Macy's CEO Terry Lundgren shakes hands with 92-year-old Rose Syracuse Richardone at her party on Sept. 5, 2012. (Photo: Kent Miller Studios, Macy's Inc.)When Rose Syracuse Richardone started working at Macy's, women's wool cardigans cost $2.14 each. Cotton gabardine raincoats for girls were $2.98, old ads show; twin-size sheets were $1.11 and stainless steel flatware was just 16 cents per piece, on sale.
PHOTOS: Macy's Thanksgiving Day Parade
A lot has changed since then, and Richardone -- who retired on Wednesday at the age of 92, after a record-breaking 73 years of service in the N.Y. flagship store -- has seen it all.
"Rose is an hourly worker. She clocked in every day," Robin Hall, Senior VP of the Macy's Parade and Entertainment Group, told Yahoo! Shine in an interview. "It's just a passion of hers to be here. She's not a person who seeks attention. She just loves to work."
Related: How to land your dream job
Born in Pennsylvania, Rose Syracuse and her family moved to New York when she was just a child, so that her brothers wouldn't have to end up working in the coal mines. The family settled down in Brooklyn, where they
Blog Posts by Lylah M. Alphonse, Senior Editor, Yahoo! Shine
- Lylah M. Alphonse, Senior Editor, Yahoo! Shine | Women Who Shine – Thu, Sep 6, 2012 2:22 PM EDT
Macy's CEO Terry Lundgren shakes hands with 92-year-old Rose Syracuse Richardone at her party on Sept. 5, 2012. (Photo: Kent Miller Studios, Macy's Inc.)When Rose Syracuse Richardone started working at Macy's, women's wool cardigans cost $2.14 each. Cotton gabardine raincoats for girls were $2.98, old ads show; twin-size sheets were $1.11 and stainless steel flatware was just 16 cents per piece, on sale.Read More »from After 73 years, Macy's longest-serving employee retires
Alana Thompson and her family, from TLC's Here Comes Honey Boo Boo.The first time I watched "Here Comes Honey Boo Boo" on TLC, I was appalled. It wasn't the mud bogging or the Redneck games that got me, though I'll admit that watching people bob for raw pigs feet was kind of gross. It wasn't the way the mom washed her hair in the sink, the constant fart jokes, or even the stark contrast between the picture-perfect beauty pageant world and their ramshackle house down by the railroad tracks that made me uncomfortable.Read More »from Why Do People Love Honey Boo Boo?
What got me was the way the show seemed to glorify all of the things that make so many people cringe about our country -- and how fans are flocking to it.
Critics were horrified when "Here Comes Honey Boo Boo" debuted earlier this year. The 7-year-old star, Alana Thompson, chugs Mountain Dew mixed with Red Bull before beauty pageants and struts around saying things like "A dollah makes me hollah!" (her over-the-top antics on "Toddlers and Tiaras" helped her land her own show). The entire family looks like a train wreck, from morbidly
- Lylah M. Alphonse, Senior Editor, Yahoo! Shine | Work + Money – Tue, Sep 4, 2012 4:34 PM EDT
First lady Michelle Obama stands during a soundcheck on Monday, Sept. 3, in preparation for the Democratic National Convention in Charlotte, North Carolina. (Photo: Justin Sullivan/Getty Images) As she prepares to speak tonight at the Democratic National Convention in Charlotte, North Carolina, First Lady Michelle Obama says that her goals for the 2012 election campaign are much the same as they were in 2008.Read More »from Michelle Obama: "We Have so Much More in Common in This Country"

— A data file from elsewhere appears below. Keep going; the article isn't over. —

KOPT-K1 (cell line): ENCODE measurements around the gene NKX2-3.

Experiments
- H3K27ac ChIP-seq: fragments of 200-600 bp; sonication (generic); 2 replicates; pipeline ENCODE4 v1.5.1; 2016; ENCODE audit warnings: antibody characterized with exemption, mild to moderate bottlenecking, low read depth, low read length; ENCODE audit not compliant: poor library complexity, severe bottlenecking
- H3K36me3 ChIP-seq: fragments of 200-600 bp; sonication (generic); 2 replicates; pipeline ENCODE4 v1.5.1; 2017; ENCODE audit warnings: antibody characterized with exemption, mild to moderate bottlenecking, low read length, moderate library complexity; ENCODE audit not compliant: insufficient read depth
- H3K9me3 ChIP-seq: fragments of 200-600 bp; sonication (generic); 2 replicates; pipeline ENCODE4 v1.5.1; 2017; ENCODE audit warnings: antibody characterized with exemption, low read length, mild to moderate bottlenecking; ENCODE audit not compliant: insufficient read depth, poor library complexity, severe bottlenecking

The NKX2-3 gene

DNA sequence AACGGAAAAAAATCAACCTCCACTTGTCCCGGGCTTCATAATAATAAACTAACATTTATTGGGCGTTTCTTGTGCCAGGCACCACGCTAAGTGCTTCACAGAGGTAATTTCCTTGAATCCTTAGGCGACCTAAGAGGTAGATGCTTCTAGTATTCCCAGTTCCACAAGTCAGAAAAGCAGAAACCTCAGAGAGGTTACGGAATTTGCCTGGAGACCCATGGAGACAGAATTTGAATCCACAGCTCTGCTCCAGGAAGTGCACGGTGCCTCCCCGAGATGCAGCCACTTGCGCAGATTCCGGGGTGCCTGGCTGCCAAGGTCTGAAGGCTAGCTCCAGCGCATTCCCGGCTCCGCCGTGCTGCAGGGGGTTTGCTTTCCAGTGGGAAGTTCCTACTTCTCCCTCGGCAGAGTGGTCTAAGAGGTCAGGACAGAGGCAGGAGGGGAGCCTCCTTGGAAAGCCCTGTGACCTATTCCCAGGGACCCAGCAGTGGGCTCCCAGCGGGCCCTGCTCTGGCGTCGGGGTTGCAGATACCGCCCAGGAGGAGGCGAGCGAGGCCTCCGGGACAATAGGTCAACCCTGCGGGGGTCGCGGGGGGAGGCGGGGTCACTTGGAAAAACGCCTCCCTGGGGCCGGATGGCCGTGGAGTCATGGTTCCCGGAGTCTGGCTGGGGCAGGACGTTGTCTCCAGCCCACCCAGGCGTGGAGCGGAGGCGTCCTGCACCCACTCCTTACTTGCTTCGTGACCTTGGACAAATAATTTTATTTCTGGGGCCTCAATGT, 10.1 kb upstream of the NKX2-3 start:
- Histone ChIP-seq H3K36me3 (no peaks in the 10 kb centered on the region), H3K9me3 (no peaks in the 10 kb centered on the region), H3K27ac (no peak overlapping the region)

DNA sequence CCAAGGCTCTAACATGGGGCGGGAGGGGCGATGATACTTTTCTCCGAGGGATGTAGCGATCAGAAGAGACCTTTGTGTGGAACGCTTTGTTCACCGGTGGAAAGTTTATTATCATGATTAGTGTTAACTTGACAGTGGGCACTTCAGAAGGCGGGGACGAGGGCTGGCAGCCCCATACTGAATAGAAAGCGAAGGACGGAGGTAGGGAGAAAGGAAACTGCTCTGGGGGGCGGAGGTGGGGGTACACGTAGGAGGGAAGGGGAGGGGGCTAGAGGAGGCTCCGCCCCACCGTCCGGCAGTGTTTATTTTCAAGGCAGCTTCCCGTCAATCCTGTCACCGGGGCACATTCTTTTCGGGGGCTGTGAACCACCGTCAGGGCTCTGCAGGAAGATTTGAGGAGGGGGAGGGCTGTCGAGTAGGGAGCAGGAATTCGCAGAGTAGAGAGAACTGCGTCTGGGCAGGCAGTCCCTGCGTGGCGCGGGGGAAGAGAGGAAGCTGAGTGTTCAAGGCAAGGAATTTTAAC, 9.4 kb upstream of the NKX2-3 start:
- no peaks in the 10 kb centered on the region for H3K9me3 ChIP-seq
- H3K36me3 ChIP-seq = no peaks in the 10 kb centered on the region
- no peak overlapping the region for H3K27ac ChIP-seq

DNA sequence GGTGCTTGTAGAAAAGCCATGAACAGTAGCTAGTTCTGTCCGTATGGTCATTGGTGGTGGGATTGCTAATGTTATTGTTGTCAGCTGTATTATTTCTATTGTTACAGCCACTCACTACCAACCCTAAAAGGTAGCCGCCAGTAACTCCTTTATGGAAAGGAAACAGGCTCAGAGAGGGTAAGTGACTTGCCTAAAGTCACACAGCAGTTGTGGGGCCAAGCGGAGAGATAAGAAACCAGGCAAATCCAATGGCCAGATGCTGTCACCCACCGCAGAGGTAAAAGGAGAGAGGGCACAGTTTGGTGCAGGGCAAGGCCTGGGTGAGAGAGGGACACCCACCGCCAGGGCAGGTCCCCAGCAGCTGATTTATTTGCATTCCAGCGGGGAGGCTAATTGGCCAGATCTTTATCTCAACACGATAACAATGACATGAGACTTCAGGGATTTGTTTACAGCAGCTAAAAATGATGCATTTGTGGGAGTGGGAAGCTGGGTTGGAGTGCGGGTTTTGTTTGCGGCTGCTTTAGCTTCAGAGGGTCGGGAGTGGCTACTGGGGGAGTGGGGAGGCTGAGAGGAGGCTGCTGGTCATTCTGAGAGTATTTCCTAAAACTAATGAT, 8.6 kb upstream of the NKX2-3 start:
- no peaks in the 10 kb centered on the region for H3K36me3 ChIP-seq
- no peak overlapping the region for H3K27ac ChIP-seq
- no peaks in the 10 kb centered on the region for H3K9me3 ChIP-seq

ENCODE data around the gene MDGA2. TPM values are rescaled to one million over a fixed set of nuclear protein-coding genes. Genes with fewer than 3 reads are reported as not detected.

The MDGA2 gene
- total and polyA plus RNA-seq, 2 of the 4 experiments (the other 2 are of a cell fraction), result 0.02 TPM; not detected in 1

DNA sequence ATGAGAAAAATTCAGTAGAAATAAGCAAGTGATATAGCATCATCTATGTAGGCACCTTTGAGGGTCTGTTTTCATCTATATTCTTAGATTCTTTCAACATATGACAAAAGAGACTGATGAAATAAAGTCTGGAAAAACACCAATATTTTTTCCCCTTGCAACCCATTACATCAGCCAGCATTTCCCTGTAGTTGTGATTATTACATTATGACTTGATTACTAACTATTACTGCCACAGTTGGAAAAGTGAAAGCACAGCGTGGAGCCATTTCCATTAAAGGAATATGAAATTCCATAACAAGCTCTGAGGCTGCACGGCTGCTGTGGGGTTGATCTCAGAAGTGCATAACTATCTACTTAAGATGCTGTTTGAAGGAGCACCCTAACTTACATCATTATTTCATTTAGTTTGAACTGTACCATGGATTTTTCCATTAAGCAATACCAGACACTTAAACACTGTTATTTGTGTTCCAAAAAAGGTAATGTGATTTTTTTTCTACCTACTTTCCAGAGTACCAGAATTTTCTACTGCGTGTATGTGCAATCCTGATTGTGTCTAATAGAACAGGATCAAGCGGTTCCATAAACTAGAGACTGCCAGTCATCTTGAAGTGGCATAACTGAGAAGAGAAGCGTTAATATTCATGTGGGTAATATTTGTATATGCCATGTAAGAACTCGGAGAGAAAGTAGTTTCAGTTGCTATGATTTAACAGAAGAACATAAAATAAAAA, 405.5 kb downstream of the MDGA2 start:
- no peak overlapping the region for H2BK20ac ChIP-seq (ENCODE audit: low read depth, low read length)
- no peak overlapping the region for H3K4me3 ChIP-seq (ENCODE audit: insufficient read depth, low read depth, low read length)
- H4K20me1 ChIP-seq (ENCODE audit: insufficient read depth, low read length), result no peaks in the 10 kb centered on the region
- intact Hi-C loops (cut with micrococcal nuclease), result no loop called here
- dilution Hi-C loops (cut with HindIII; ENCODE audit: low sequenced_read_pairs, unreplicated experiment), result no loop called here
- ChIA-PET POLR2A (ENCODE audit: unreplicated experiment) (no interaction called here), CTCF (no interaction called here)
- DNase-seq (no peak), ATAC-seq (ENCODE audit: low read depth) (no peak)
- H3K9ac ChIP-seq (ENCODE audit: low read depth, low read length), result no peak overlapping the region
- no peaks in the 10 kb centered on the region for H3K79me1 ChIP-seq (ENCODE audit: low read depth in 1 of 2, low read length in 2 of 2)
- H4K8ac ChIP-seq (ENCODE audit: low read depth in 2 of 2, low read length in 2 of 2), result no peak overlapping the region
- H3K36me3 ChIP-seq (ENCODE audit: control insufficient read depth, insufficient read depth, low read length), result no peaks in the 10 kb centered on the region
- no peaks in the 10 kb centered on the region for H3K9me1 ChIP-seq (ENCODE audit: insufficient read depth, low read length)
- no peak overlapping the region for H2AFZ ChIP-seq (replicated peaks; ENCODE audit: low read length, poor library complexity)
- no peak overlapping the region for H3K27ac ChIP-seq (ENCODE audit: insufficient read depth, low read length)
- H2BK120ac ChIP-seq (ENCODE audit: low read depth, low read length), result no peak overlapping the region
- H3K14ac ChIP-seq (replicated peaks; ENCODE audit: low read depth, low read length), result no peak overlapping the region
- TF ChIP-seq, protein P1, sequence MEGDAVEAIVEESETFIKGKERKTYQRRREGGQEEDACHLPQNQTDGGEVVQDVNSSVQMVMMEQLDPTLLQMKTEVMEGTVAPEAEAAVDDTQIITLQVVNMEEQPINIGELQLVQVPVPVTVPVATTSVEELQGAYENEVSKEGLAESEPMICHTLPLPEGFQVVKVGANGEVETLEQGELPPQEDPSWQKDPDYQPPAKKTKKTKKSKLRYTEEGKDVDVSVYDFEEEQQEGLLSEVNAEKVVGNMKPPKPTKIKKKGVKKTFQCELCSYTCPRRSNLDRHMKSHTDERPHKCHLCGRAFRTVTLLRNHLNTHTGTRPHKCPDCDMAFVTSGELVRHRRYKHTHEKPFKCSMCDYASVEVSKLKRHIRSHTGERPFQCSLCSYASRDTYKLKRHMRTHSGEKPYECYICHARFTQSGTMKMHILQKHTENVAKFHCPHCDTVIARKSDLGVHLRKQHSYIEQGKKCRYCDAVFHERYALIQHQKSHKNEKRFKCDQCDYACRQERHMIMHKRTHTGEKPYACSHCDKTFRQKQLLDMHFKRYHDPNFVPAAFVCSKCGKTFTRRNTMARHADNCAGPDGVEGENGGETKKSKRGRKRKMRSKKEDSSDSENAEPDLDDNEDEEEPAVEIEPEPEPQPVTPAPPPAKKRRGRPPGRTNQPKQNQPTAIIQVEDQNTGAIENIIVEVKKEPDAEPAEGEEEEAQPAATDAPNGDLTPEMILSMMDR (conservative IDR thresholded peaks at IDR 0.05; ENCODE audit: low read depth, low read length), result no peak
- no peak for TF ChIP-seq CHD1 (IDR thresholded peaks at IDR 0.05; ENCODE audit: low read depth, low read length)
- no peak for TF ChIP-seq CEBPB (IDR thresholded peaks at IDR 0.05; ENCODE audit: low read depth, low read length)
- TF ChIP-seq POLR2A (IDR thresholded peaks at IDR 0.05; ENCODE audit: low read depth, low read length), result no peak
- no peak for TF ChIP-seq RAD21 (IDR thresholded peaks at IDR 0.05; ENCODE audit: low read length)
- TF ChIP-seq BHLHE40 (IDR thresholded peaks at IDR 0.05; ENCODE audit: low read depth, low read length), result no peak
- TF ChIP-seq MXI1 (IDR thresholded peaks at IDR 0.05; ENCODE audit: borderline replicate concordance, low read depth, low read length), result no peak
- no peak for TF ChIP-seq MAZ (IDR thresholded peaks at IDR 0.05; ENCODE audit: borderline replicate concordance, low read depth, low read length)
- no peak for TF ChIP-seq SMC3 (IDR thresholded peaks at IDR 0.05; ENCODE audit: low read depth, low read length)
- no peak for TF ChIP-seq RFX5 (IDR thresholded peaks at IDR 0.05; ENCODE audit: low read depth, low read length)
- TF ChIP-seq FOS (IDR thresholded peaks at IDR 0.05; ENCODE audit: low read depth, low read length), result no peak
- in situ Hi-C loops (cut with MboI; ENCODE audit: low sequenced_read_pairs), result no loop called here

"Four years ago, millions of people across this country came together and elected the leader they knew would stand up for them in office," she told Yahoo! Shine in an interview hours before her speech. "I want people to know that Barack is still that leader. He is still driven by the core values and principles that made him want to do the incredibly tough job in the first place."
WATCH: First Lady Michelle Obama and Dr. Jill Biden talk to Yahoo! Shine about military families
Since becoming the first lady, Mrs. Obama has honed her speaking skills and sharpened her focus. Though people still criticize her for comments made in the last election cycle (particularly the one about finally feeling proud of her country), she has largely avoided controversy, focused on family
- Lylah M. Alphonse, Senior Editor, Yahoo! Shine | Work + Money – Thu, Aug 30, 2012 9:42 AM EDT
The dads try to deal while the moms are away in Lifetime TV's reality show, The Week the Women Went.Last summer, BBC television producers sent all of the women in Yemassee, South Carolina, away for a vacation along the Florida Coast. While the 100 or so wives and mothers relaxed at a resort, completely cut off from their families, the men and children stayed home to fend for themselves -- with a film crew capturing their efforts for a reality TV show, "The Week the Women Went."Read More »from "The Week the Women Went": Who is to Blame If the Men Can't Cope?
"I knew it was going to be a nightmare," Darnell Wilson, 35, told the Los Angeles Times. "I didn't fool myself for one minute."
Why a small town in the American south? The producers were looking for a place where traditional gender roles are the norm, executive producer Jon Kroll explained.
"It's fish out of water, it's gender politics, it's seeing how the other half lives," Kroll told the Los Angeles Times. "It's a conceit with so much potential."
The show, which airs on Tuesdays at 10 p.m. ET on the Lifetime channel, is based on a BBC program that ran in Canada in 2007 and 2008. It bills itself as part
- Lylah M. Alphonse, Senior Editor, Yahoo! Shine | Parenting – Wed, Aug 29, 2012 12:16 PM EDT
Little kids love music, but these identical twin sisters really know how to rock out to a good song.
"Daddy's going to play them a little song while they're eating their peas," their mom says in the video, which was posted earlier this month. As the first notes fill the room, the 11-month-olds give each other a delighted grin and then start rocking and bopping in their high chairs, babbling along with the music and smiling at each other from time to time.
Daddy sure has one appreciative -- and adorable -- audience!
Copyright © 2012 Yahoo Inc.
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WATCH: Amazing musical kids who can really play Read More »from WATCH: Adorable Baby Girls Rock Out when Their Dad Plays Guitar